“Christ honored the marriage relation by making it also a symbol of the union between Him and His redeemed ones. He Himself is the Bridegroom; the bride is the church, of which, as His chosen one, He says, ‘Thou art all fair, My love; there is no spot in thee.’ ”—The Adventist Home, pp. 25, 26.

“[Christ’s] first miracle was wrought on the occasion of the marriage. Thus He announced to the world that marriage when kept pure and undefiled is a sacred institution.”—Ibid., p. 341.

b. When questioned regarding divorce, what did Christ say to the Pharisees? Matthew 19:1–8. How long must the marriage vow last? Romans 7:1–3; 1 Corinthians 7:39; Malachi 2:14–16.

“In the youthful mind marriage is clothed with romance, and it is difficult to divest it of this feature, with which imagination covers it, and to impress the mind with a sense of the weighty responsibilities involved in the marriage vow. This vow links the destinies of the two individuals with bonds which naught but the hand of death should sever.

“Every marriage engagement should be carefully considered, for marriage is a step taken for life. Both the man and the woman should carefully consider whether they can cleave to each other through the vicissitudes of life as long as they both shall live.”—Ibid., p. 340.

Wednesday March 27


a. According to Inspiration, how should church members consider their faithful leaders? Hebrews 13:7; 1 Thessalonians 5:12, 13.

“The Bible specially teaches us to beware of lightly bringing accusation against those whom God has called to act as His ambassadors. The apostle Peter, describing a class who are abandoned sinners, says, ‘Presumptuous are they, self-willed, they are not afraid to speak evil of dignities. Whereas angels, which are greater in power and might, bring not railing accusation against them before the Lord.’ 2 Peter 2:10, 11. And Paul, in his instruction for those who are placed over the church, says, ‘Against an elder receive not an accusation, but before two or three witnesses.’ 1 Timothy 5:19. He who has placed upon men the heavy responsibility of leaders and teachers of His people will hold the people accountable for the manner in which they treat His servants. We are to honor those whom God has honored.”—Patriarchs and Prophets, p. 386.

b. When Aaron and Miriam rebelled against the leadership of Moses, how did God deal with them? Numbers 12:1–10; Exodus 20:12.

“The judgment visited upon Miriam should be a rebuke to all who yield to jealousy, and murmur against those upon whom God lays the burden of His work.”—Ibid.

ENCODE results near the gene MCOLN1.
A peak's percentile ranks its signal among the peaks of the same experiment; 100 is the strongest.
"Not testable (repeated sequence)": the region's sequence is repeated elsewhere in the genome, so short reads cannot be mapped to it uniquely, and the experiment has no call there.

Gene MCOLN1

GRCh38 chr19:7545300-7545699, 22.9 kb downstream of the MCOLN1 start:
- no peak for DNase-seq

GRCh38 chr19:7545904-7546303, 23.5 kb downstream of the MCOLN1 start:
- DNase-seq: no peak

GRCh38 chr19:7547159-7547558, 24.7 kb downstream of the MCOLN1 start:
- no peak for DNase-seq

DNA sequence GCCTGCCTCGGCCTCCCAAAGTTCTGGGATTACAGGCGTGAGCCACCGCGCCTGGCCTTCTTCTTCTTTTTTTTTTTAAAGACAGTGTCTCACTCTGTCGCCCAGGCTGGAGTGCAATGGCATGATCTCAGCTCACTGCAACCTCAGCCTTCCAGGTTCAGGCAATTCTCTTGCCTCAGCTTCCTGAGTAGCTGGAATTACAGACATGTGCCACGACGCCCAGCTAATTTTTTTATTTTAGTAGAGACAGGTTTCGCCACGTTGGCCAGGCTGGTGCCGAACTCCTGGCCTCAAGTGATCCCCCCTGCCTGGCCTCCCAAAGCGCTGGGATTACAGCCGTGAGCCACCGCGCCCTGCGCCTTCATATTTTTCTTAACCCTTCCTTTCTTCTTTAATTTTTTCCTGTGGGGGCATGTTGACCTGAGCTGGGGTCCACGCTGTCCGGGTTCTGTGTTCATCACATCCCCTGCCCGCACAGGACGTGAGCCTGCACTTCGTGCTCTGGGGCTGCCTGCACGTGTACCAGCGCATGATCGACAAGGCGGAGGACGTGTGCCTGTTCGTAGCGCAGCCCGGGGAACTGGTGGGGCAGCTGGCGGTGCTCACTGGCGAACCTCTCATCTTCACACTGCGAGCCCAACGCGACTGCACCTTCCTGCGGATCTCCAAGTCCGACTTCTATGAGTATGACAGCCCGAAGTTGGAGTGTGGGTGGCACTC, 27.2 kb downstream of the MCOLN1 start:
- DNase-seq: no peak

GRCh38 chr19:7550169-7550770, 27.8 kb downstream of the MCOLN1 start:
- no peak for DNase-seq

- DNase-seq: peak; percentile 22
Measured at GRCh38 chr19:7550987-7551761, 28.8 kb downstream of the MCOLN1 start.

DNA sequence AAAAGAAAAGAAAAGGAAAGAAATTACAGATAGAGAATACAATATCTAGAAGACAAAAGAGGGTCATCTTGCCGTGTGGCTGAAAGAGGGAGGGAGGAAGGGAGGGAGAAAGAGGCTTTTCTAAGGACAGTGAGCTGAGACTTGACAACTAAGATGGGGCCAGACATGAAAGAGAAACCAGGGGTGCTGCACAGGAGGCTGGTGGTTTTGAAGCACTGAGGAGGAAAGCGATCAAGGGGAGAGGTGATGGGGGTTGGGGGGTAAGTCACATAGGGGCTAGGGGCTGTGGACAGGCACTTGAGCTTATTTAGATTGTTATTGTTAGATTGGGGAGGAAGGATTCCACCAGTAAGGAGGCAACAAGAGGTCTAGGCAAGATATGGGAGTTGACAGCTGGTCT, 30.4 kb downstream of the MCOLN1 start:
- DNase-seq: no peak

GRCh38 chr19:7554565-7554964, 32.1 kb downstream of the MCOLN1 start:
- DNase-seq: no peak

“Parents are entitled to a degree of love and respect which is due to no other person. God Himself, who has placed upon them a responsibility for the souls committed to their charge, has ordained that during the earlier years of life, parents shall stand in the place of God to their children. And he who rejects the rightful authority of his parents is rejecting the authority of God. The fifth commandment requires children not only to yield respect, submission, and obedience to their parents, but also to give them love and tenderness, to lighten their cares, to guard their reputation, and to succor and comfort them in old age. It also enjoins respect for ministers and rulers and for all others to whom God has delegated authority.”—Ibid., p. 308.

c. What biblical understanding has been strangely forgotten in modern society—and too often, why? Hebrews 13:17, 18; Leviticus 19:32.

“You often set your opinions up above men and women who have had many more years of experience than yourself, and who are far better qualified to direct and give words of wise judgment than yourself.”—Testimonies for the Church, vol. 2, p. 163.

Thursday March 28


a. What is written about the two natures of Christ? Isaiah 9:6; John 1:1–3, 14; Hebrews 1:1–3, 6–10.

“By His humanity, Christ touched humanity; by His divinity, He lays hold upon the throne of God. As the Son of man, He gave us an example of obedience; as the Son of God, He gives us power to obey. It was Christ who from the bush on Mount Horeb spoke to Moses saying, ‘I AM THAT I AM. . . . Thus shalt thou say unto the children of Israel, I AM hath sent me unto you.’ Exodus 3:14. This was the pledge of Israel’s deliverance. So when He came ‘in the likeness of men,’ He declared Himself the I AM. The Child of Bethlehem, the meek and lowly Saviour, is God ‘manifest in the flesh.’ 1 Timothy 3:16. And to us He says: ‘I AM the Good Shepherd.’ ‘I AM the living Bread.’ ‘I AM the Way, the Truth, and the Life.’ ‘All power is given unto Me in heaven and in earth.’ John 10:11; 6:51; 14:6; Matthew 28:18. I AM the assurance of every promise. I AM; be not afraid. ‘God with us’ is the surety of our deliverance from sin, the assurance of our power to obey the law of heaven.”—The Desire of Ages, pp. 24, 25.

b. Did Christ lose any of His divine attributes during His incarnation? Explain. Malachi 3:6; Hebrews 13:8; James 1:17.

“God always has been. He is the great I AM. The psalmist declares, ‘Before the mountains were brought forth, or ever Thou hadst formed the earth and the world, even from everlasting to everlasting, Thou art God.’ He is the high and lofty One that inhabiteth eternity. . . . He is infinite and omnipresent. No words of ours can describe His greatness and majesty.”—Medical Ministry, p. 92.

Friday March 29


1. How can I escape the pitfall that occurred in Ephesus?

2. Why is hospitality such a valuable asset in the church?

3. If we are serious about Scripture, how must we understand marriage?

4. Explain the far-reaching extent of the fifth commandment.

5. Why is it vital for us to cherish the two natures of Christ?